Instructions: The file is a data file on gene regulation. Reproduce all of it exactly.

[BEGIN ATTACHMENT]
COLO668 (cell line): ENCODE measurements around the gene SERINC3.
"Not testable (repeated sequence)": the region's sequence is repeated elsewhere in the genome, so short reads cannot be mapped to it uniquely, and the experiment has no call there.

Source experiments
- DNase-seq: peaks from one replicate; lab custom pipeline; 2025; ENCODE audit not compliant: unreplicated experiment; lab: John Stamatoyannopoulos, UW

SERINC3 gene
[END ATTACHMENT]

COLO668 (cell line): ENCODE measurements around the gene SERINC3.
"Not testable (repeated sequence)": the region's sequence is repeated elsewhere in the genome, so short reads cannot be mapped to it uniquely, and the experiment has no call there.

Source experiments
- DNase-seq: peaks from one replicate; lab custom pipeline; 2025; ENCODE audit not compliant: unreplicated experiment; lab: John Stamatoyannopoulos, UW

SERINC3 gene